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Results of a Passive Tick Surveillance System in Alberta

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1 Results of a Passive Tick Surveillance System in Alberta
Allison N Scott, Daniel Fitzgerald, Lisa Lachance, Kimberley Simmonds, and the Arthropod-Borne Diseases Committee (AABDC) Government of Alberta 2014 Canadian Public Health Association Conference Toronto, Ontario May 29, 2014

2 Collaborators Agriculture and Rural Development, GOA
Rashed Cassis Daniel Fitzgerald Alberta Health, GOA Dean Blue Patti Kowalski Lisa Lachance Martin Lavoie Kimberley Simmonds Theresa St. Jean The Arthropod-Borne Diseases Committee Alberta Health Services Lance Honish First Nations and Inuit Health Branch And Many More!

3 Outline Ticks & Lyme Disease Tick Surveillance Program in Alberta
Results Discussion & Next Steps

4 Ticks & Lyme Disease

5 Lyme Disease Borrelia burgdorferi
Vector: Ixodes spp ticks Identified in 1976 in Lyme, Connecticut Cluster of juvenile arthritis cases Multi-system inflammatory disease Early symptoms: Rash, headache, fever, fatigue Can affect heart, joints, brain Small number of patients can have pain, fatigue, or other symptoms chronically after treatment Best if treated early

6 Lyme Disease – Key Point
Can be difficult to diagnosis as the symptoms can be non-specific, especially if characteristic rash absent Knowing that the individual has been in an endemic area and exposed to ticks is important for diagnosis

7 Ixodes scapularis Black-Legged Tick Feeding Drop off
Carrier of Borrelia burgdorferi Feeding Insert mouthparts Several days Drop off

8 Ixodes spp Ticks Endemic in the United States
Establishing themselves in Eastern Canada Climate change: warm, mixed forest/grassland Ogden 2014 CCDR Volume 40-5

9 Adventitious Tick: Going where no Ixodes has gone before
One method of spread: migratory birds Flyway over Edmonton Key: Suitable habitat to overwinter/reproduce birding.about.comodbirdingbasicsssNorth-America-Migration-Flyways.htm

10 Tick Surveillance Program

11 Objectives: Determine if Ixodes ticks can be found in Alberta
Determine the percentage of Ixodes ticks that carry Borrelia burgdorferi Utilize geographic information to pick sites for active surveillance

12 Passive Surveillance Humans and the Environment Companion Animals
AHS Environmental Health Office Veterinarian Agriculture and Rural Development Lab Alberta Health

13 Methods Standardized lab methods Descriptive statistics (SAS)
Dichotomous identification key to speciate ticks Established PCR protocol utilized to identify Borrelia burgdorferi Descriptive statistics (SAS) Mapped postal code of residence (ARC GIS) Restricted to hosts that were Alberta residents and had not travelled in the previous 2 weeks. Finding nymph or larva would suggest a population capable of reproducing

14 Results

15 B. burgdorferi positive
Results All Tick species Ixodes species B. burgdorferi positive Ixodes spp Total Ticks Submitted 960 171 (18%) 27 (16%) Ticks Submitted by Alberta Residents With No Travel Outside of Alberta 580 139 (24%) 25 (18%) Tick Submitted by Alberta Residents With No Travel 378 105 (28%) 21 (20%) Only adult Ixodes ticks found from individuals who had not travelled

16 Results 54% of Ixodes ticks submitted by Alberta residents with no travel history reside in Edmonton Zone Submitter’s Postal Code of Residence No travel in previous two weeks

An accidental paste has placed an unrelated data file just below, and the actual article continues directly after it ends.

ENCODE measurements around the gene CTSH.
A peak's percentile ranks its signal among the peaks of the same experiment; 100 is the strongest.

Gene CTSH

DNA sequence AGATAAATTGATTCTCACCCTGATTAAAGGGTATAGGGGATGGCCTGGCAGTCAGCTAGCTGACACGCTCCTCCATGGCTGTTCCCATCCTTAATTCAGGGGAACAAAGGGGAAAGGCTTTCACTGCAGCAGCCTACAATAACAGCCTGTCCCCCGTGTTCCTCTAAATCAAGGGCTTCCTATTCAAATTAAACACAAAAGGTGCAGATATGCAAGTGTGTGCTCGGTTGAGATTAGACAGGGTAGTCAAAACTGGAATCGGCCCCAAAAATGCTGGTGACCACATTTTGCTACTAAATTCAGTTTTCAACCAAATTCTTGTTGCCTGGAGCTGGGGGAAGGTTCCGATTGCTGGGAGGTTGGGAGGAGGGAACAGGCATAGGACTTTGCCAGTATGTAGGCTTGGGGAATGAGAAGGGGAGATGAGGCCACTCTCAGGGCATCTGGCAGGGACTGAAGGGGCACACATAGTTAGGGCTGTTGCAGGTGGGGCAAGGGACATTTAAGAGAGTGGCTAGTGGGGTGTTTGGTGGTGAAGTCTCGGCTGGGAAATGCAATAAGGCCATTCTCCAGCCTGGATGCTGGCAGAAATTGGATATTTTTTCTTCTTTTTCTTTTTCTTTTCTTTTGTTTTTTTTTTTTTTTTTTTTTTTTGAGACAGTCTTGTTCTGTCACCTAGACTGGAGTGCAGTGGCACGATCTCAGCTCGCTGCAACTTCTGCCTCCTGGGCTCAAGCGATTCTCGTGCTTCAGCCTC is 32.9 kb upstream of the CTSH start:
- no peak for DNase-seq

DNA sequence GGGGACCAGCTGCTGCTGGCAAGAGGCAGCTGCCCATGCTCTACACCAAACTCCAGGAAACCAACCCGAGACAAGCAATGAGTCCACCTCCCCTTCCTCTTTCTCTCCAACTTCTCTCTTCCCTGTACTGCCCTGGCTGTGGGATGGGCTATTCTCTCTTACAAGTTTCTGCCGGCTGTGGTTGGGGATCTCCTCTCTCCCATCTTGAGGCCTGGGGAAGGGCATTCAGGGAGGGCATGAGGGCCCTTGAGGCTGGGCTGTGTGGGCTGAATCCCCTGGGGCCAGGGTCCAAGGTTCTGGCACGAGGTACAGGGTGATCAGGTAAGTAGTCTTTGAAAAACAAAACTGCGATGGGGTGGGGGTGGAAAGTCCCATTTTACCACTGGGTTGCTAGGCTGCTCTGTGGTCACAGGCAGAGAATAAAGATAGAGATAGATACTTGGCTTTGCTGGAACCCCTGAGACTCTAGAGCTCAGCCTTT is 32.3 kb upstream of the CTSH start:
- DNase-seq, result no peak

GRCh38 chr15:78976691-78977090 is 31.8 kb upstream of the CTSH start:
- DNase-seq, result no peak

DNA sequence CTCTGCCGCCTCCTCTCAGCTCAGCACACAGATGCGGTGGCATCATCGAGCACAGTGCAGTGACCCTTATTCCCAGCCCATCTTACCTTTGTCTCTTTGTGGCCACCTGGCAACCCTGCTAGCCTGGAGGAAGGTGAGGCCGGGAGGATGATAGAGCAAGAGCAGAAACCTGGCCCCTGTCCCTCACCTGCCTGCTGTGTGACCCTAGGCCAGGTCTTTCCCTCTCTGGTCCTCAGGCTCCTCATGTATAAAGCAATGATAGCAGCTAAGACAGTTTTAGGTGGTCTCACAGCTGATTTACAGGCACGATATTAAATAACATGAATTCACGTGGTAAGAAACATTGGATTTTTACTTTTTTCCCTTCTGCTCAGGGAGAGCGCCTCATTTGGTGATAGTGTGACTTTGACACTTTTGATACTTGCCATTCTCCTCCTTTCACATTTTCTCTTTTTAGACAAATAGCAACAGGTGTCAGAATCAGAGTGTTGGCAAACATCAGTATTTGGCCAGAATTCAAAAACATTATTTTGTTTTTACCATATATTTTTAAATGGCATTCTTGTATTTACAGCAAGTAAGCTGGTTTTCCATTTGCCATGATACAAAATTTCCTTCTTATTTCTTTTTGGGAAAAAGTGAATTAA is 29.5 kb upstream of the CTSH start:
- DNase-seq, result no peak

17 Results Submitter’s Postal Code of Residence
No travel in previous two weeks

18 Discussion & Next Steps

19 Discussion Ixodes ticks found in Alberta Mostly in Edmonton Zone
20% of Ixodes positive for Borrelia burgdorferi Only adults found But more than one tick likely acquired in certain areas

20 Active Surveillance Triggered
Criteria Reasonable Evidence Strong Evidence Same Submitter * 1 or more nymph or larval blacklegged ticks >1 blacklegged tick of any stage from the same person or animal in a suitable environment Different Submitter* >1 blacklegged tick of any stage from a different submitter in a suitable environment >2 blacklegged tick submissions of any stage found at least 1 year apart AND The ticks were found in a suitable environment Human Cases Single locally acquired human case Cluster of locally acquired human cases * In the same location. The location is in the same town, city or geographic area not defined by a specific surface area size.

21 Active Surveillance for Ticks
Drag sampling 5 sites weekly, May-June 2014 If Ixodes found: Heightened Active Surveillance Likely include small mammal trapping

22 Strengths and Limitations
Strong partnership between Alberta Agriculture, Alberta Health Services, and Alberta Health Collaborating with municipalities Limitations: Residential postal codes, not locations Unable to interview companion animal owners Postal codes for companion animals currently only available for 2013 Small sample size

23 Next Steps Active surveillance Changes to forms
Enhanced information on outdoor locations pets/people had been in previous two weeks Continued passive surveillance Increase sample sizes Enhanced advertising for 2014 season

24 Questions?

25 Ixodes spp – Life cycle CDC

26 Tick Surveillance Surveillance:
“Systematic ongoing collection, collation, and analysis of data and the timely dissemination of information to those who need to know so that action can be taken.” Passive Surveillance and Active Surveillance Last, John M A Dictionary of Epidemiology, 4th edition. Oxford University Press, Inc



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